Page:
BENCHMARK, 1882 LTD. AND MAX LAMB
Three of the most dynamic players on the UK design scene joined forces at LDF for an event called Factory. Billed as “the reunion of design, craft and industry”, it was put together by furniture maker Sean Sutcliffe (co-founder of Benchmark) and Emily Johnson (co-founder of 1882 Ltd, named after the year her family started producing ceramics). Among the works they featured were those of rising star Max Lamb. Hosted at the Spitalfields offices of trend forecasters The Future Laboratory, the event was an opportunity for the trio to share their love of creating, both at the level of a one-o artisan and a small-run manufacturer. Lamb’s Planks collection transformed the simple dining table into a utilitarian triumph, with concealed storage boxes in usually empty spaces, such
as the underside of a table or bench. For Johnson, who also showcased ceramic collections by
the likes of Lindsey Adelman and Kiki van Eijk, the process of making candle holders on site allowed visitors “to get their hands dirty, to touch and smell the wood, bone and clay”. She says it was a perfect demonstration that while each participant had different manufacturing skills, “we share the same ethos for the beauty of craft, particularly when dealing with the natural materials. A machine can’t assess the beauty of a piece of wood or a slip of clay.”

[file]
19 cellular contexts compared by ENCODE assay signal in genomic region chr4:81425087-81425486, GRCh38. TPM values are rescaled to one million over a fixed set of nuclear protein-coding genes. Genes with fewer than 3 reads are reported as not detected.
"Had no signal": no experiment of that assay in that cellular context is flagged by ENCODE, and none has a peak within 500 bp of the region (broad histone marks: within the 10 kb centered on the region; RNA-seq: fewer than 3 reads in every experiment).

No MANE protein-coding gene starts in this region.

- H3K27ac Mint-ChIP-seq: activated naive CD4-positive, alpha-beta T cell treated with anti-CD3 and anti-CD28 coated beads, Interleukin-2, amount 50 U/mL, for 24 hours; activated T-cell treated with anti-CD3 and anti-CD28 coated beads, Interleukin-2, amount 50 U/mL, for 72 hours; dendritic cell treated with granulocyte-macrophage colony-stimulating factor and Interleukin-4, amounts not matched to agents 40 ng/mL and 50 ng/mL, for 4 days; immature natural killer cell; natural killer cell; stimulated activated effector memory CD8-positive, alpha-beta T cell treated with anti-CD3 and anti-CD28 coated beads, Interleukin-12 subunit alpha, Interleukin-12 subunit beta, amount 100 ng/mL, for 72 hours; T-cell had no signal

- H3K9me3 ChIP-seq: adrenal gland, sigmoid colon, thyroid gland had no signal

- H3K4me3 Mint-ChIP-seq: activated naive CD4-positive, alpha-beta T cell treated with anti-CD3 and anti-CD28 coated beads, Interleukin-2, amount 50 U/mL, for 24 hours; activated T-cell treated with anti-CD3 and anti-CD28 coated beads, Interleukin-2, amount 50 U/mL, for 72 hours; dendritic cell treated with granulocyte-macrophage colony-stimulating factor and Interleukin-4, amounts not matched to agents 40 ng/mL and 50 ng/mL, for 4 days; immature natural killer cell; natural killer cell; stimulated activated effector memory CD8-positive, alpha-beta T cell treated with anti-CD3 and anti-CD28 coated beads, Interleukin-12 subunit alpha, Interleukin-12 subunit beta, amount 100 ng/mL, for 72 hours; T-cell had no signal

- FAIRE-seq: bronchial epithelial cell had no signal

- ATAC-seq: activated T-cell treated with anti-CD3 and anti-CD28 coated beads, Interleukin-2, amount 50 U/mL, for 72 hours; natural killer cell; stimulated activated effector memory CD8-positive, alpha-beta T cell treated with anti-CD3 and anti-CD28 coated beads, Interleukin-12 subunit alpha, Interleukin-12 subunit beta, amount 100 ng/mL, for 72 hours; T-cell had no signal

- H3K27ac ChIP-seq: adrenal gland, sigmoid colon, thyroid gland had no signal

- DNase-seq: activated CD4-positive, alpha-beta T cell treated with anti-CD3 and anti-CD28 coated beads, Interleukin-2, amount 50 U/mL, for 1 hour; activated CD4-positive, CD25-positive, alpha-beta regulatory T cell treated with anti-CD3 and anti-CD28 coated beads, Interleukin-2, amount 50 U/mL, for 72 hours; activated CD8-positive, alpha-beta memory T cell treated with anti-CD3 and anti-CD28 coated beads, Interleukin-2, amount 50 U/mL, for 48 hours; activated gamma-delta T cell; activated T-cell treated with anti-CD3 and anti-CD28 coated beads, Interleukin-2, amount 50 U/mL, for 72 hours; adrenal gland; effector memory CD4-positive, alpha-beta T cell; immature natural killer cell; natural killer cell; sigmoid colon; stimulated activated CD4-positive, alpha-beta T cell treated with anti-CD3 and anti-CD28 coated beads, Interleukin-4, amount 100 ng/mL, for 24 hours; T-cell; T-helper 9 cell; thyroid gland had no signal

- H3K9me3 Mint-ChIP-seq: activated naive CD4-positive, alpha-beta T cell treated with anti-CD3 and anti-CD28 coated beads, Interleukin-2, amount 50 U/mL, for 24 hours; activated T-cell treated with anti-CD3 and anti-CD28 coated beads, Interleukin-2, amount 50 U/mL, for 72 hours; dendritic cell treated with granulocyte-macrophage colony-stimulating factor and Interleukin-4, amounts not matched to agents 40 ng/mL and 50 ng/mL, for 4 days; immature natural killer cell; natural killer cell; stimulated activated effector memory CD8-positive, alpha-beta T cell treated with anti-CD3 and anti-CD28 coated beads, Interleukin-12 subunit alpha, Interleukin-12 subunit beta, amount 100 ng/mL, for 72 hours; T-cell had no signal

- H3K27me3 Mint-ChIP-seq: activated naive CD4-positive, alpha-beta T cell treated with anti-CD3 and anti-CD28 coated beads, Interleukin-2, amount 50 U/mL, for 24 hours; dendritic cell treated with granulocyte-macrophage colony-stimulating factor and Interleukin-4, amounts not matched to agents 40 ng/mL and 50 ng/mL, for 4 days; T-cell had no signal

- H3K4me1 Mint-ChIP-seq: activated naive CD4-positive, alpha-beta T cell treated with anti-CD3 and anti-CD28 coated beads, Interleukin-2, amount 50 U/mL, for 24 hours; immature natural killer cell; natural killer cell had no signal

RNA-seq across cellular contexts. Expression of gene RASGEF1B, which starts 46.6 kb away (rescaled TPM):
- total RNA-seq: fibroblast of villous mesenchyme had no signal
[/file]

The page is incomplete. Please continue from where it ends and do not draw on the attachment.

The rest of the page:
Sutcliffe enjoyed the opportunity to team up with Lamb. “Working with Max is a refreshing experience because he’s passionate about the material — he’s considered every step of the manufacturing process before the piece has even been made,” says Sutcliffe. “He knows the exact stop point when something is right.”
With past collaborations including Alfred Dunhill, Dzek and Cinelli, Lamb, meanwhile, is a confirmed fan of the team approach, believing it can result in something far greater than the sum of its parts. “As a designer-maker, it’s easy to work in isolation,” he says. “Here, where we’ve combined thoughts and hands, there’s been a revelation that together, what’s possible becomes exponential.” benchmarkfurniture.com; 1882ltd.com; maxlamb.org.
Fiona Mccarthy – Vogue Living Australia